8. Compensating for camera shake
      8m 50s
    9. Building your own Smart Sharpen with Lens Blur
      6m 59s
    10. Using directional sharpening with Emboss
      9m 13s
    11. Using Smart Sharpen extras
      8m 56s
    12. Using Convolution Kernels for more accuracy
      7m 8s
    13. Using the High Pass filter
      7m 32s
    14. Using Luminance Sharpening
      5m 5s
  4. 2h 14m
    1. Smoothing filters, smart objects, and masks
      1m 25s
    2. Using the Median filter and Dust and Scratches
      7m 7s
    3. Using Smart Blur and Surface Blur
      6m 12s
    4. Using the Despeckle filter
      8m 17s
    5. Softening flesh tones selectively
      10m 15s
    6. Using the Reduce Noise filter
      7m 27s
    7. Combining smoothing and sharpening
      8m 24s
    8. Making an image into a smart object
      9m 24s
    9. Applying editable smart filters
      6m 8s
    10. Combining two smart filters
      8m 5s
    11. Assigning a filter mask
      5m 59s
    12. Nesting one smart object inside another
      10m 32s
    13. Employing a static High Pass layer
      8m 59s
    14. Matching static pixel-level edits
      4m 37s
    15. Avoiding clipping with luminance blending
      9m 7s
    16. Sharpening and smoothing
      6m 36s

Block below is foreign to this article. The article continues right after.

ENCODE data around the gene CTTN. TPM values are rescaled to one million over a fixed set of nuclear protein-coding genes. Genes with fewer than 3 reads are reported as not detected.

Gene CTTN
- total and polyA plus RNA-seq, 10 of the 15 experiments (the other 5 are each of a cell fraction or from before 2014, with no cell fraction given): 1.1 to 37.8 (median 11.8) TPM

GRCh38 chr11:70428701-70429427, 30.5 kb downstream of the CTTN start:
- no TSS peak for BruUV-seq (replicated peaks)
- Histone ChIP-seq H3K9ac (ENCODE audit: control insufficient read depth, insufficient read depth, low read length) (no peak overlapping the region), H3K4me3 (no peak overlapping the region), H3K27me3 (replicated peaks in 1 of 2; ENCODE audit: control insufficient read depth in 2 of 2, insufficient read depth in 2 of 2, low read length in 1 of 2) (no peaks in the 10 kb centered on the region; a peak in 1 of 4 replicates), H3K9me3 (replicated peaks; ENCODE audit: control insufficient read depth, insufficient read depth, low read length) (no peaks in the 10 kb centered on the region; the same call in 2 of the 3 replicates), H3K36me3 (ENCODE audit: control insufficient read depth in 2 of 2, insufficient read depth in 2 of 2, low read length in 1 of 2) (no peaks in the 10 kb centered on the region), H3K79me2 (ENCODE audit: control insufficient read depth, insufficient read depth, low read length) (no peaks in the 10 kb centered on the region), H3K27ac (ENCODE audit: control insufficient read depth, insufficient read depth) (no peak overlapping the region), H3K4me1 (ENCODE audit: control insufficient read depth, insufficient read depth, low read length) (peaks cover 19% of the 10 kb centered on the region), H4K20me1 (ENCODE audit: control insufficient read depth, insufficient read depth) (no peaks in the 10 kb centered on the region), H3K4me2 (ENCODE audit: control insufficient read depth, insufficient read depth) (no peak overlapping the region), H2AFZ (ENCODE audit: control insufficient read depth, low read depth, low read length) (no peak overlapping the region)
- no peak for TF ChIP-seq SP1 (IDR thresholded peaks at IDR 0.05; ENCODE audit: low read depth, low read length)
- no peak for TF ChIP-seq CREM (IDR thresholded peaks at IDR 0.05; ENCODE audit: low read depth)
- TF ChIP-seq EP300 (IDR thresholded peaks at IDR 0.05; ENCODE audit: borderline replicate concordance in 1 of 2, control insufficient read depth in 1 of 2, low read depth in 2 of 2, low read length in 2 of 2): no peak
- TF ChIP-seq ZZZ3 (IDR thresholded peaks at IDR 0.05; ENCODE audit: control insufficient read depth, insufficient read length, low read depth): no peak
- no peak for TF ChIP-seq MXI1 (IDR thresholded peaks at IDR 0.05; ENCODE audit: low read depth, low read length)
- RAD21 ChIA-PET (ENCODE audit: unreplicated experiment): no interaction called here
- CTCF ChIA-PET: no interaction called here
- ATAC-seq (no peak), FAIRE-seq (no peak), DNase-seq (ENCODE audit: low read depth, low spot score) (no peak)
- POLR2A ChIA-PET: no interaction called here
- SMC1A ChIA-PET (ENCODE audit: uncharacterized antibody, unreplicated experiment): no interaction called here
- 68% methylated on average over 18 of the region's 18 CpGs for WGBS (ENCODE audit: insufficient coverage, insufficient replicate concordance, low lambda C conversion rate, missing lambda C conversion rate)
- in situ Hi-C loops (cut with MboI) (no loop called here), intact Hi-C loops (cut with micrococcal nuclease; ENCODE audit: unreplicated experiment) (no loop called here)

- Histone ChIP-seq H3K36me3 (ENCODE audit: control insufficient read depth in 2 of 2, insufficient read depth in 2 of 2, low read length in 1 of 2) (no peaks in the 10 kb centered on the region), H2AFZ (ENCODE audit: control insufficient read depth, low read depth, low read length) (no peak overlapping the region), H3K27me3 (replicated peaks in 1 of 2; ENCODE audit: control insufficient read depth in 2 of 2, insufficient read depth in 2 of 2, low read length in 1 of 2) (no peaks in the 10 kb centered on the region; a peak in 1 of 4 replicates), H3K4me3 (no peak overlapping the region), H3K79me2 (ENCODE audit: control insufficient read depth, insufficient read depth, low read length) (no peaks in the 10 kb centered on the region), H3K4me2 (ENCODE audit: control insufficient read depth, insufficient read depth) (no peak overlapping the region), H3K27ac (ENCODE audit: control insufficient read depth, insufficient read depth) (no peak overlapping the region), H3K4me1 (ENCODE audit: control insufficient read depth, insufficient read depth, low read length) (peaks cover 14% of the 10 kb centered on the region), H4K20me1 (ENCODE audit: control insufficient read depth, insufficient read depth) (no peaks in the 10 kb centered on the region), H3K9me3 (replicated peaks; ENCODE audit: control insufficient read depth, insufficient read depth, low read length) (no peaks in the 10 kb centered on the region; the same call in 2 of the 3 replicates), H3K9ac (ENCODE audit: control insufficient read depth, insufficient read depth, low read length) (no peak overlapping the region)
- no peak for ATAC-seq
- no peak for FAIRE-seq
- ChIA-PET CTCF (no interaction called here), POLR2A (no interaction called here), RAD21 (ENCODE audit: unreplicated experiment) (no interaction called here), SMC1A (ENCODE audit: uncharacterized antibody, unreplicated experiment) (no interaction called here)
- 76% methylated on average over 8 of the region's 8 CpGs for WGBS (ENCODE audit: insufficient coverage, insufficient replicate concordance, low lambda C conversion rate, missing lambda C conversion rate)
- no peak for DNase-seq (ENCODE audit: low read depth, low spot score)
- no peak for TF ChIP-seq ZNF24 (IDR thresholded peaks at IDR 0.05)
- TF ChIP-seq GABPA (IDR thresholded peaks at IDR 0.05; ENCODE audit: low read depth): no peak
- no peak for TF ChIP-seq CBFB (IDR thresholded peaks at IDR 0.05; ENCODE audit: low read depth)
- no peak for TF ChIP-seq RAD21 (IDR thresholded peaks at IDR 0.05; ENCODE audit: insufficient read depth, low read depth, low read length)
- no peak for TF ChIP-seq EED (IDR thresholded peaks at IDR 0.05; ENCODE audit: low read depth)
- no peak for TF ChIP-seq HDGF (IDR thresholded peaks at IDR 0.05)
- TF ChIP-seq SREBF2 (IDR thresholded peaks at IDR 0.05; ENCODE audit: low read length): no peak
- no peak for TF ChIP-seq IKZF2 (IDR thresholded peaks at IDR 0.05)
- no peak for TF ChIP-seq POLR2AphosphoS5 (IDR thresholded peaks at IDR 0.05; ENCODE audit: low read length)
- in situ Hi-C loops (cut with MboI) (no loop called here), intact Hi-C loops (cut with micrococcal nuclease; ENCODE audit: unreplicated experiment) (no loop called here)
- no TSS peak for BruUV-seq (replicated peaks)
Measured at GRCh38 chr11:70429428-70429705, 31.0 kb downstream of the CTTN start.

17. Making an edge mask
      8m 14s
    18. Making a non-edge mask
      7m 17s
  5. 1h 33m
    1. Sharpening with Adobe Camera Raw
      1m 29s
    2. Introducing Camera Raw (4.1 or later)
      8m 13s
    3. Understanding why to sharpen for source
      5m 14s
    4. Using Camera Raw’s sharpening control
      5m 52s
    5. Previewing limitations and tricks
      6m 45s
    6. Why downsampling doesn’t work
      3m 12s
    7. Reducing chromatic aberration
      7m 30s
    8. Using the Defringe option
      3m 32s
    9. Understanding high frequency, low radius
      5m 21s
    10. Raising the Detail value
      3m 6s
    11. Using on-the-fly edge masking
      5m 41s
    12. Sharpening a low-frequency portrait
      6m 36s
    13. Eliminating color noise
      4m 47s
    14. Reducing luminance noise
      4m 42s
    15. Correcting “false sharpening”
      7m 15s
    16. Reducing shadow noise
      5m 22s
    17. Approximating ACR sharpening in Photoshop
      8m 35s
  6. 59m 8s
    1. Gauging and exploiting luminance frequency
      1m 27s
    2. Using low-frequency source sharpening
      5m 53s
    3. Using High Pass for portraits
      4m 19s
    4. Actioning a low-frequency edge mask
      7m 42s
    5. Modifying the source sharpening
      5m 21s